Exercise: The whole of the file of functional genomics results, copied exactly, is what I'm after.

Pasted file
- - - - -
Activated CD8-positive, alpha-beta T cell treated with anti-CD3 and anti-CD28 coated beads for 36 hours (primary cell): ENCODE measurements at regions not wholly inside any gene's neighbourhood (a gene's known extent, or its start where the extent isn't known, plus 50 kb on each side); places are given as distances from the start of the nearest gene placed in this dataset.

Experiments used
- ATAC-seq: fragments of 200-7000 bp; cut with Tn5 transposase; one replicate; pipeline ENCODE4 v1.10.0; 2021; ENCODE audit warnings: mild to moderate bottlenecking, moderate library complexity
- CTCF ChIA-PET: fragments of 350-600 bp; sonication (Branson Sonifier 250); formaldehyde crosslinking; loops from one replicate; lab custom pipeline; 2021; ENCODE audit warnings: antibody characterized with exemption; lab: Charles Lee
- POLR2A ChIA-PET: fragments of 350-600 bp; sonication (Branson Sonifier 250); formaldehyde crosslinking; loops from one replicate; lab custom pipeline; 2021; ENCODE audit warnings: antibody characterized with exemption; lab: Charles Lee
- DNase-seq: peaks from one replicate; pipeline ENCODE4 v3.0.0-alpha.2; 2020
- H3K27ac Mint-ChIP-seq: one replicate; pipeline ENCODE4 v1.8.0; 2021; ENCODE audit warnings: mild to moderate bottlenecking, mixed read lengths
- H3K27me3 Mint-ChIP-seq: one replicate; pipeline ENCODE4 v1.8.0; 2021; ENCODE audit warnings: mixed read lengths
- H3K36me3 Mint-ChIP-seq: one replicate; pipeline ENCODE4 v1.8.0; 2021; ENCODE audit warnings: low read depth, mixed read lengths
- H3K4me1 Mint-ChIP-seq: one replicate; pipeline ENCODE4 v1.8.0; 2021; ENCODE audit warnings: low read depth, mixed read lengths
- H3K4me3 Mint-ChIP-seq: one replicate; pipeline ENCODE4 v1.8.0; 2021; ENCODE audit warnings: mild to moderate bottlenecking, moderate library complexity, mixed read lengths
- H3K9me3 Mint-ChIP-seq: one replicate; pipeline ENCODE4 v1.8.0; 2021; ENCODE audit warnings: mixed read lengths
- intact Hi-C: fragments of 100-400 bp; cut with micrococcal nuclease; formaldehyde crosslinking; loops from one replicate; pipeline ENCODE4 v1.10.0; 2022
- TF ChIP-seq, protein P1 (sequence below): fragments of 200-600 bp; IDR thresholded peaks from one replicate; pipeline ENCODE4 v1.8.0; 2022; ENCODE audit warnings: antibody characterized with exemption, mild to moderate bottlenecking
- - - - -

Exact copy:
Activated CD8-positive, alpha-beta T cell treated with anti-CD3 and anti-CD28 coated beads for 36 hours (primary cell): ENCODE measurements at regions not wholly inside any gene's neighbourhood (a gene's known extent, or its start where the extent isn't known, plus 50 kb on each side); places are given as distances from the start of the nearest gene placed in this dataset.

Experiments used
- ATAC-seq: fragments of 200-7000 bp; cut with Tn5 transposase; one replicate; pipeline ENCODE4 v1.10.0; 2021; ENCODE audit warnings: mild to moderate bottlenecking, moderate library complexity
- CTCF ChIA-PET: fragments of 350-600 bp; sonication (Branson Sonifier 250); formaldehyde crosslinking; loops from one replicate; lab custom pipeline; 2021; ENCODE audit warnings: antibody characterized with exemption; lab: Charles Lee
- POLR2A ChIA-PET: fragments of 350-600 bp; sonication (Branson Sonifier 250); formaldehyde crosslinking; loops from one replicate; lab custom pipeline; 2021; ENCODE audit warnings: antibody characterized with exemption; lab: Charles Lee
- DNase-seq: peaks from one replicate; pipeline ENCODE4 v3.0.0-alpha.2; 2020
- H3K27ac Mint-ChIP-seq: one replicate; pipeline ENCODE4 v1.8.0; 2021; ENCODE audit warnings: mild to moderate bottlenecking, mixed read lengths
- H3K27me3 Mint-ChIP-seq: one replicate; pipeline ENCODE4 v1.8.0; 2021; ENCODE audit warnings: mixed read lengths
- H3K36me3 Mint-ChIP-seq: one replicate; pipeline ENCODE4 v1.8.0; 2021; ENCODE audit warnings: low read depth, mixed read lengths
- H3K4me1 Mint-ChIP-seq: one replicate; pipeline ENCODE4 v1.8.0; 2021; ENCODE audit warnings: low read depth, mixed read lengths
- H3K4me3 Mint-ChIP-seq: one replicate; pipeline ENCODE4 v1.8.0; 2021; ENCODE audit warnings: mild to moderate bottlenecking, moderate library complexity, mixed read lengths
- H3K9me3 Mint-ChIP-seq: one replicate; pipeline ENCODE4 v1.8.0; 2021; ENCODE audit warnings: mixed read lengths
- intact Hi-C: fragments of 100-400 bp; cut with micrococcal nuclease; formaldehyde crosslinking; loops from one replicate; pipeline ENCODE4 v1.10.0; 2022
- TF ChIP-seq, protein P1 (sequence below): fragments of 200-600 bp; IDR thresholded peaks from one replicate; pipeline ENCODE4 v1.8.0; 2022; ENCODE audit warnings: antibody characterized with exemption, mild to moderate bottlenecking